#dermpathJC September 2020 summary

#dermpathJC September 2020:

Thursday, September 24th, 9 pm EST

Article Discussed: Pityriasis Lichenoides: a large histopathological case series with a focus on adnexotropism

Authors: Menzinger, Sébastien MD, Frassati-Biaggi, Annonciade MD, Leclerc-Mercier, Stéphanie MD, Bodemer, Christine MD, PhD, Molina, Thierry Jo MD, PhD, Fraitag, Sylvie MD

Temporary free access courtesy of American Journal of Dermatopathology: https://doi.org/10.1111/cup.13585

Summary prepared by: Riddhish Sheth, MD (@RShethMD)

Journal Club Summary:

Pityriases lichenoides (PL) is a rare skin disorder, the acute form of which is predominantly seen in children and young adults (PLEVA – pityriasis lichenoides et varioliformis acuta) and a milder, more chronic form (PLC – pityriasis lichenoies chronica), more often seen in adults. There is also a severe form known as febrile ulceronecrotic Mucha-Habermann disease. 

PLEVA histologically presents with epidermal hyperplasia with parakeratosis and neutrophils in the stratum corneum, dyskeratotic keratinocytes, interface dermatitis, lymphocytic exocytosis, dermal perivascular lymphocytic infiltrate, and red blood cell (RBC) extravasation.  PLC is described to have much milder changes.  There are cases where the histological features are incomplete or lack specificity which can lead to misdiagnosis of a lymphoproliferative disorder such as Lymphomatoid Papulosis (LyP).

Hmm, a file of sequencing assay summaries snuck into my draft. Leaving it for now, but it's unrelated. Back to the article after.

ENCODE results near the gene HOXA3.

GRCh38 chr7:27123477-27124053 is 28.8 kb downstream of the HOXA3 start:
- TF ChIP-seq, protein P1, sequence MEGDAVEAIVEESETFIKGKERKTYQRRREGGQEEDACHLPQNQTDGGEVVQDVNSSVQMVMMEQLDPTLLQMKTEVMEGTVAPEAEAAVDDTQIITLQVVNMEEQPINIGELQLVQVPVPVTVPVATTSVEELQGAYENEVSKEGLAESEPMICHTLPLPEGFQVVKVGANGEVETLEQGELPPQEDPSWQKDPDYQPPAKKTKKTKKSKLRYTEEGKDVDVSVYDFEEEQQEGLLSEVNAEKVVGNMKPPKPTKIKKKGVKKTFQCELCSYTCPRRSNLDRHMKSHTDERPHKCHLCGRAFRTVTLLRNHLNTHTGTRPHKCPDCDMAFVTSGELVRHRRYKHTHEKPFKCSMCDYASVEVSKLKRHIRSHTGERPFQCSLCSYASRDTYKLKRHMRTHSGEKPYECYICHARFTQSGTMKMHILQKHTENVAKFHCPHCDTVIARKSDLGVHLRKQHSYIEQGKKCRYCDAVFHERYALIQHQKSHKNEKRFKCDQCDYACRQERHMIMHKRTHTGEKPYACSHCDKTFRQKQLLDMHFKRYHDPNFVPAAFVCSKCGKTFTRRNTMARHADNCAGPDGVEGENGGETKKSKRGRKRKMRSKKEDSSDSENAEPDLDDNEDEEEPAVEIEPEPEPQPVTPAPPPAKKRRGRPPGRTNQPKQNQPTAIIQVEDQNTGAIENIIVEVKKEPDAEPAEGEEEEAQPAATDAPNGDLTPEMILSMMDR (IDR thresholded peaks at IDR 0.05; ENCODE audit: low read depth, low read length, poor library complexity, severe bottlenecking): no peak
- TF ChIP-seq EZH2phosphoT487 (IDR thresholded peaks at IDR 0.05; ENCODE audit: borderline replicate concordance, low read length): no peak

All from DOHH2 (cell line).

71 cases were investigated in this case series. The authors noticed that vacuolated, necrotic keratinocytes were present in all cases, superficial and deep lymphocytic infiltration was present in 99% of cases, and adnexal lymphocytic infiltration was present in 97% of cases.  They noted that the inflammatory cells were mostly lymphocytes, neutrophils were only present in cases with ulceration of the superficial dermis, and that there were no eosinophils histologically identified in any of the study’s cases.  The authors also noted that 83% of cases showed perivascular or intraepidermal RBCs, and that 42% of cases had pallor of the upper part of the epidermis.  The authors alluded to Dr. Ackerman and his description of Pityriasis Lichenoides which included the superficial epidermal pallor but stated that this sign was not always easy for them to evaluate because it may be technique dependent.    

Immunohistochemical (IHC) studies were also performed on 11 cases at random and there was no IHC staining profile pattern which they found that would be reliable to aid in the diagnosis of the Pityriasis Lichenoides.

To go back to the adnexotropism mentioned earlier, the authors conclude that the superficial and deep dermal lymphocytic infiltrate is arranged in a periadnexal manner and it manifests as a “T-shaped” infiltrate which can be a low power clue in the diagnosis of Pityriasis Lichenoides.  They compared this low power pattern of the lymphocytic infiltrate to Vachellia tortilis, an African thorn acacia tree. This was seen in 97% of the cases in this series. 

Vasculitis or eosinophilic infiltrates are not a feature of Pityriasis Lichenoides.  Furthermore, in this case series, there were no histologic differences present between the specimens of adults and children.

Memorable Tweets:

Until next month #dermpathJC, stay safe and stay curious!

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